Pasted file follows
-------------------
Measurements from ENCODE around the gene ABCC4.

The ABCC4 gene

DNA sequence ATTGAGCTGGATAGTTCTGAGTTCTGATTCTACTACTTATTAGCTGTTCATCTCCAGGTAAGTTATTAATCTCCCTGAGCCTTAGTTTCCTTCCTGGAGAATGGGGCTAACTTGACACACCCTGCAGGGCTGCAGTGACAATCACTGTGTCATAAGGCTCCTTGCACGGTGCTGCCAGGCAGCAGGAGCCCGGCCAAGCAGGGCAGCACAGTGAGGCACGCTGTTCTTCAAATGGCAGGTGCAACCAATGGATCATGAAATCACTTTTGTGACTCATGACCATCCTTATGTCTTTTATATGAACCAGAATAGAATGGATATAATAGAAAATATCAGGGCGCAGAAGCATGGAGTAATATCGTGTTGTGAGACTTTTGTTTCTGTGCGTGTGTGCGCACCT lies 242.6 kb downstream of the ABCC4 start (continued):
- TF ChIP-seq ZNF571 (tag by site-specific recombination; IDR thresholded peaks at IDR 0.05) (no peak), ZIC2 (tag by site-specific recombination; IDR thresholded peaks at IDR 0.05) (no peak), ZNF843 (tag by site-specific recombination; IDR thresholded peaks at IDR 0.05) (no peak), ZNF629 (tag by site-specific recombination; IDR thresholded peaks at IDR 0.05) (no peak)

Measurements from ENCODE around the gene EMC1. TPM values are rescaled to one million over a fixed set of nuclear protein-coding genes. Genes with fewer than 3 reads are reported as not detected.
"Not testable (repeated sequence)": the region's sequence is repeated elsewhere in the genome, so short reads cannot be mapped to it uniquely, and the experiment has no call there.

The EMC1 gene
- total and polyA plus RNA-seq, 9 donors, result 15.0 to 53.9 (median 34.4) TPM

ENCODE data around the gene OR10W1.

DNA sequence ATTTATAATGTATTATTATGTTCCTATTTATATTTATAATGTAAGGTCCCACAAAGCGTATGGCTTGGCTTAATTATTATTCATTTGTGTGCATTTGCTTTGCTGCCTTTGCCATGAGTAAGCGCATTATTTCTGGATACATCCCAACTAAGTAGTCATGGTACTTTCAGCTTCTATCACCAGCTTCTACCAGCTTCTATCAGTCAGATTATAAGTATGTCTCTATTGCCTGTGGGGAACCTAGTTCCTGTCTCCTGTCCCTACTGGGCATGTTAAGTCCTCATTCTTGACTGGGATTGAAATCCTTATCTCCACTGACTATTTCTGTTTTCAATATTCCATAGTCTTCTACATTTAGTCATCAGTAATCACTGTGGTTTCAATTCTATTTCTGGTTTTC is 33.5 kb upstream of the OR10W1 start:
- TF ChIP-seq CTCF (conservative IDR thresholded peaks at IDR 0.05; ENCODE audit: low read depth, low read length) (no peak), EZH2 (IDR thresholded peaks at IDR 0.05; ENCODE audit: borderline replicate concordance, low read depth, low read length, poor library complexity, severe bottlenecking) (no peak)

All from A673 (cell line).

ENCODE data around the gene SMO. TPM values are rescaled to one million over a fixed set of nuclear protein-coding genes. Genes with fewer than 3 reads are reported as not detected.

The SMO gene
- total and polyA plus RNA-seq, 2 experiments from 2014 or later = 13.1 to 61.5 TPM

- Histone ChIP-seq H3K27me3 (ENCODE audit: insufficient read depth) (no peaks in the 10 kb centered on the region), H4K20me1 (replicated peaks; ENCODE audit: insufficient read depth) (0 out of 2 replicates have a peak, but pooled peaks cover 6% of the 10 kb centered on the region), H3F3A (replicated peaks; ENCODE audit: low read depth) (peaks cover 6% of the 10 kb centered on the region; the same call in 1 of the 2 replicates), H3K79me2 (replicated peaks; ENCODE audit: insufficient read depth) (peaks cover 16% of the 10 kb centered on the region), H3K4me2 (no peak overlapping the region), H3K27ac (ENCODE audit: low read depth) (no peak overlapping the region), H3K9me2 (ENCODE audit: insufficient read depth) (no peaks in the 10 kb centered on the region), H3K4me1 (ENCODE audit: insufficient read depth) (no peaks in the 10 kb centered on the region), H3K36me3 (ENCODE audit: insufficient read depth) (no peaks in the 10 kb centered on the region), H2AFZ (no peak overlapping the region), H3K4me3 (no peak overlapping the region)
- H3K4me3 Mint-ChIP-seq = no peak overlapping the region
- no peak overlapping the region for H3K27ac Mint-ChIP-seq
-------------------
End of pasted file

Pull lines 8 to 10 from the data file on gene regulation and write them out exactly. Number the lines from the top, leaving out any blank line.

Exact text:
- total and polyA plus RNA-seq, 9 donors, result 15.0 to 53.9 (median 34.4) TPM

ENCODE data around the gene OR10W1.

DNA sequence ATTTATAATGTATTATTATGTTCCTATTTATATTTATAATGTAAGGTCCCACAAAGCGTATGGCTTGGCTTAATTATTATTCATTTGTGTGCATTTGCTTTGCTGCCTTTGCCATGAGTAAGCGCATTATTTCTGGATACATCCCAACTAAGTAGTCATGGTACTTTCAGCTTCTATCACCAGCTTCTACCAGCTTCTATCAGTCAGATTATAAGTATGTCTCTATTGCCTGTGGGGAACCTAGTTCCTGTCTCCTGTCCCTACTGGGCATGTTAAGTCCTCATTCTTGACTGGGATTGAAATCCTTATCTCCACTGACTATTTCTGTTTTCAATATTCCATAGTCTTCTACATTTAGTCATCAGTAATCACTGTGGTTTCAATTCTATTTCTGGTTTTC is 33.5 kb upstream of the OR10W1 start: